Orange juice emerged as one of the few clear winners on a shocking day for the big crops, with bleak Washington data handing corn its worst performance since June.
So much for the fund-buying theme which has gripped the market for about a month, given the prospect of index funds buying grains to bring the weightings of the poor 2009 performers back to base levels.
March corn dropped limit down, 30 cents or 7.1% in this case, to $3.92 ½ a bushel on the opening of live trade in Chicago and stuck there all day.
Would a Friday-style late run of fund buying shift it? No chance.
"Do not expect any index fund buying in corn if it remains limit down at the close, which is very likely," Vic Lespinasse, the GrainAnalyst.com analyst said towards the close of play.
Corn did, and funds didn't. Indeed, varying reports saw 39,000-45,000 contracts up for sale from funds and others.
The problem was a Washington report which raised the prospect for US corn production to a record high, rather than lowering it as analysts had expected, given the delayed harvest.
"There was very little bullish in today's reports and a lot of bearish news and the market is reflecting those numbers," Darrell Holaday at broker Country Futures said.
"It has been a very negative day in the grain as the USDA reports have brought these market to their knees this morning.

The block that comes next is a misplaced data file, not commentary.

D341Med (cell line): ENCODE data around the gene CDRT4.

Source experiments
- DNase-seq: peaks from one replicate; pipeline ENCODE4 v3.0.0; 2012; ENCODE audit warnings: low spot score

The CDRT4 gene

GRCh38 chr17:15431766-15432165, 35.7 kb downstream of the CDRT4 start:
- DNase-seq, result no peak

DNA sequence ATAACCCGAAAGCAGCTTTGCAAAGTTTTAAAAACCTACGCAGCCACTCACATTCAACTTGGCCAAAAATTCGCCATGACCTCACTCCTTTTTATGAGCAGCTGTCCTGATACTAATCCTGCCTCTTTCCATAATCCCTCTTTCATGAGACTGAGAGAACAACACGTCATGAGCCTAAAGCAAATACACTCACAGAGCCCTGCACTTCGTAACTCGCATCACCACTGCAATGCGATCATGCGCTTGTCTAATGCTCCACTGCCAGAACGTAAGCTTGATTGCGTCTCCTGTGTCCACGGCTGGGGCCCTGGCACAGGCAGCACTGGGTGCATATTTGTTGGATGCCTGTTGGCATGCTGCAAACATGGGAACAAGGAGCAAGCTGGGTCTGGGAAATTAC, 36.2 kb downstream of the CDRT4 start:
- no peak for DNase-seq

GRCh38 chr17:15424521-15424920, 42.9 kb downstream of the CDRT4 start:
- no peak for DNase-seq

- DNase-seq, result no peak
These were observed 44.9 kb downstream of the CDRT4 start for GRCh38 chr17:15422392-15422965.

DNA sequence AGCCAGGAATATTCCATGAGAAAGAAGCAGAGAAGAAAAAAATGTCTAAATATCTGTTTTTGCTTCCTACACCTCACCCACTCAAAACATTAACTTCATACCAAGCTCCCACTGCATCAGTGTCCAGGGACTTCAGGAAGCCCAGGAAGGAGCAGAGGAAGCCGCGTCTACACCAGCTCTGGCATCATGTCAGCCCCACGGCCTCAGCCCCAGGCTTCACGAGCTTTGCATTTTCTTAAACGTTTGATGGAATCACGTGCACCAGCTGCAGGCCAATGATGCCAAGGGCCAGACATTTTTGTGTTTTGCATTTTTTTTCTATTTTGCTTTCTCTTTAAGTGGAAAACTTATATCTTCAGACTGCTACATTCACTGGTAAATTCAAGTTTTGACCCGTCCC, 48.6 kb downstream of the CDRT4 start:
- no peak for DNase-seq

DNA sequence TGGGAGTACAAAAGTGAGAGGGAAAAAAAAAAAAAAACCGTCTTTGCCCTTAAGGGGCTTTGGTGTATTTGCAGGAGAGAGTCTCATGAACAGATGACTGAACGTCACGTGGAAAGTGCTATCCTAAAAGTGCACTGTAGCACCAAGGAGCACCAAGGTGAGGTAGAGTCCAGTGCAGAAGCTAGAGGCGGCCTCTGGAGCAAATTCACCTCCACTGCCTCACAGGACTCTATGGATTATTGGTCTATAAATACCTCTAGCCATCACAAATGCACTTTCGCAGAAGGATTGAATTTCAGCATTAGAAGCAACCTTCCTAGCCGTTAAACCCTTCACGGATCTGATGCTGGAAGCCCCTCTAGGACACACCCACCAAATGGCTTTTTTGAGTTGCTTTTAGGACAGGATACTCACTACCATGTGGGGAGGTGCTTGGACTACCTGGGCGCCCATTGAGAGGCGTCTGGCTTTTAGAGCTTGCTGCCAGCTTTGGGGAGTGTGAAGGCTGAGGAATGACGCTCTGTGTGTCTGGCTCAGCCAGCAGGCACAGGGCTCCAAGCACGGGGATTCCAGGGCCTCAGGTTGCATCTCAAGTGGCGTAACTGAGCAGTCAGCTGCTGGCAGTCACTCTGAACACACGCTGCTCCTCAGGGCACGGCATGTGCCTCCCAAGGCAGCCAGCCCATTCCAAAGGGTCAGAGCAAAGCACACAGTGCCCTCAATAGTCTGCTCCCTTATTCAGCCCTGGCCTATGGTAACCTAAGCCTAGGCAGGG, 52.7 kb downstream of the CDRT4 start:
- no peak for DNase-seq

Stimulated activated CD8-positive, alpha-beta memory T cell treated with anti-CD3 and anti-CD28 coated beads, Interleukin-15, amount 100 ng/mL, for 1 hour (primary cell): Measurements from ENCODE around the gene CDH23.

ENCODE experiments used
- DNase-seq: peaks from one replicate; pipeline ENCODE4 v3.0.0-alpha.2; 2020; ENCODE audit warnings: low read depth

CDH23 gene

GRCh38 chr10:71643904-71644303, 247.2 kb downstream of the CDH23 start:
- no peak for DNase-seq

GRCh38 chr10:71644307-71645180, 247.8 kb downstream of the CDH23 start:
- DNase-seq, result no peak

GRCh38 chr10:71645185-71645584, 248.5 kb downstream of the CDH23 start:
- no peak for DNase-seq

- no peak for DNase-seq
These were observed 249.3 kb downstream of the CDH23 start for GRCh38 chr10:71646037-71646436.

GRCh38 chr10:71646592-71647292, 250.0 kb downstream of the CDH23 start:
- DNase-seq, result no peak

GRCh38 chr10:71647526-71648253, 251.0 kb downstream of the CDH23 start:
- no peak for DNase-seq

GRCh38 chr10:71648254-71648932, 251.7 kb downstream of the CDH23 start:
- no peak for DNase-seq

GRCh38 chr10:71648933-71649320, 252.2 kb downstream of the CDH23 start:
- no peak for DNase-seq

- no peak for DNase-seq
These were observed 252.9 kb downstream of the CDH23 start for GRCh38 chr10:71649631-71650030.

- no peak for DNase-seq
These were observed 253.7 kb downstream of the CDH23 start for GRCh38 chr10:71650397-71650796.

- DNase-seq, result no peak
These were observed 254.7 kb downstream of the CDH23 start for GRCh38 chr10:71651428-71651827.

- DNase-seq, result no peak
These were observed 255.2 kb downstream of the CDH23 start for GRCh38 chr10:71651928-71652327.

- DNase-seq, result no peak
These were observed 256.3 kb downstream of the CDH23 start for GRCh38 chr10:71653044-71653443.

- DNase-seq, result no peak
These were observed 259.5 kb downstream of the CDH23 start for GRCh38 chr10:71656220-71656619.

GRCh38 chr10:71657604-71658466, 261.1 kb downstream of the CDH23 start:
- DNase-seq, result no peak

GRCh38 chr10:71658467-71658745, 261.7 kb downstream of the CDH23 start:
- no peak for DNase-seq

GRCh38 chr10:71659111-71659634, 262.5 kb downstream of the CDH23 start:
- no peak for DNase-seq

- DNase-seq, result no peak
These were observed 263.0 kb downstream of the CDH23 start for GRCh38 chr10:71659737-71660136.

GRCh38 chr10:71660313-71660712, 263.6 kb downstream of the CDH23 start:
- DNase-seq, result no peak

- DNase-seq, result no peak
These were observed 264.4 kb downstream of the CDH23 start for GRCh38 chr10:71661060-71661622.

Indeed, it wasn't only corn that suffered. Wheat for March closed down 36 cents at $5.35 ¾ a bushel, after the USDA raised estimates for end-2009-10 inventories for both America and the world.
Soybeans were the most resilient, closing down 32.5 cents at $9.78 a bushel in Chicago. While the data was hardly bullish for the oilseed, at least it was not as bearish as for the other crops.
So who were Tuesday's winners? Orange juice was one of the few commodities blessed by modestly upbeat data, with the USDA trimmed by 2% its yield forecast.
While expectations for Florida's orange crop were left unchanged at 135m boxes, the reported noted below-average fruit size in Valencia varieties, and above-average drop rates - a sign, perhaps, of disease?
And this was before the recent cold snap, which caused growers in central and interior southern Florida to wage "a week-long battle against the cold, mitigating the effects of multiple freezes but losing some crops especially during the latter outbreak", the USDA said.
On January 11 "significant freezes were also noted in citrus, sugarcane, and vegetable areas west of Lake Okeechobee, and frost occurred as far south as the Homestead winter vegetable region".
March juice closed up 4.55 cents, or 3.4%, at $1.3635 a pound, recovering some the ground lost on Monday when investors feared freeze concerns had been grossly exaggerated.